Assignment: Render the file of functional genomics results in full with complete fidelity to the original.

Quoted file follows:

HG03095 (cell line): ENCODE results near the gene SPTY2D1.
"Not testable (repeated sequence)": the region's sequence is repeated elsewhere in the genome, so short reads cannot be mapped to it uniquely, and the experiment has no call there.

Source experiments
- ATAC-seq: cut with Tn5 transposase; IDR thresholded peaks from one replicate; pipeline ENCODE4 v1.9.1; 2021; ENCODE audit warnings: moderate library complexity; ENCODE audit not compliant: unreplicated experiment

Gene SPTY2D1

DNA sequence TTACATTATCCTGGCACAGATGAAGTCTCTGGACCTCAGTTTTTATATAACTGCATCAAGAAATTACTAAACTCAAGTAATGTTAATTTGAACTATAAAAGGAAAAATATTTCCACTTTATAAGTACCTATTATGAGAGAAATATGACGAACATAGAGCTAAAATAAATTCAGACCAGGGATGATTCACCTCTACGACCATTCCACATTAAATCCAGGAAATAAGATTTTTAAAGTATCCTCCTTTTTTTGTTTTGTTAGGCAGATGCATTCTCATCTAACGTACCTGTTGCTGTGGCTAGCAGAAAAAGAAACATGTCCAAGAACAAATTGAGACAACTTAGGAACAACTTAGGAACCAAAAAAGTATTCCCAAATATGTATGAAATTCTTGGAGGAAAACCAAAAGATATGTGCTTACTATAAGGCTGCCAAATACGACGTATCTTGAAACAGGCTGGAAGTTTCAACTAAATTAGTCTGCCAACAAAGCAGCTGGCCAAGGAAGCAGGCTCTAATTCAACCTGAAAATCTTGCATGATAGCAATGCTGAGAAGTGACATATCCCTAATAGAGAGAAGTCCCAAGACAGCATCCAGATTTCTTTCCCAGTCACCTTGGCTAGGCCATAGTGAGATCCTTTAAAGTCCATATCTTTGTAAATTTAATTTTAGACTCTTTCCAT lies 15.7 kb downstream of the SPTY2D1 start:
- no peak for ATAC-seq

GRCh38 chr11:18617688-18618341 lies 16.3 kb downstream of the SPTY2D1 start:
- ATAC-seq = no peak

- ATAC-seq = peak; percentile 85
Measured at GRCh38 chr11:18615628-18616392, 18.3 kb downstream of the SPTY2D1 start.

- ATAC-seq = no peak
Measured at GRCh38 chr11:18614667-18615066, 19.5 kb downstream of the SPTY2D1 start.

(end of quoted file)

HG03095 (cell line): ENCODE results near the gene SPTY2D1.
"Not testable (repeated sequence)": the region's sequence is repeated elsewhere in the genome, so short reads cannot be mapped to it uniquely, and the experiment has no call there.

Source experiments
- ATAC-seq: cut with Tn5 transposase; IDR thresholded peaks from one replicate; pipeline ENCODE4 v1.9.1; 2021; ENCODE audit warnings: moderate library complexity; ENCODE audit not compliant: unreplicated experiment

Gene SPTY2D1

DNA sequence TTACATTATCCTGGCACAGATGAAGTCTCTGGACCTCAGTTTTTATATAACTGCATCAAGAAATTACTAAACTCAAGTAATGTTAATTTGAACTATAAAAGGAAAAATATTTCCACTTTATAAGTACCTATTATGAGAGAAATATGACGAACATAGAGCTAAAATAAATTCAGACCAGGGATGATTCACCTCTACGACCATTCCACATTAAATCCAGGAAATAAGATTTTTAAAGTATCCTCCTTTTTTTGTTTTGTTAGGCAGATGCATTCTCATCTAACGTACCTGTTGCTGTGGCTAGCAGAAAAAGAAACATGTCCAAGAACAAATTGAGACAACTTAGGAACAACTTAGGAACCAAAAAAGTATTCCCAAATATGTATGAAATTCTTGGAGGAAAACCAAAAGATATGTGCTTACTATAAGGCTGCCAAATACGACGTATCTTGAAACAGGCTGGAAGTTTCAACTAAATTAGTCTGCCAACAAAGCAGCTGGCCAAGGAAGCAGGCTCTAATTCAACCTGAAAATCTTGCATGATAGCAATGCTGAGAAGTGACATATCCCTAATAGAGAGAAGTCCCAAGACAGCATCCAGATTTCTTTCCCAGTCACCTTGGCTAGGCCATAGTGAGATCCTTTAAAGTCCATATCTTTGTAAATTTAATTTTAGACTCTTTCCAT lies 15.7 kb downstream of the SPTY2D1 start:
- no peak for ATAC-seq

GRCh38 chr11:18617688-18618341 lies 16.3 kb downstream of the SPTY2D1 start:
- ATAC-seq = no peak

- ATAC-seq = peak; percentile 85
Measured at GRCh38 chr11:18615628-18616392, 18.3 kb downstream of the SPTY2D1 start.

- ATAC-seq = no peak
Measured at GRCh38 chr11:18614667-18615066, 19.5 kb downstream of the SPTY2D1 start.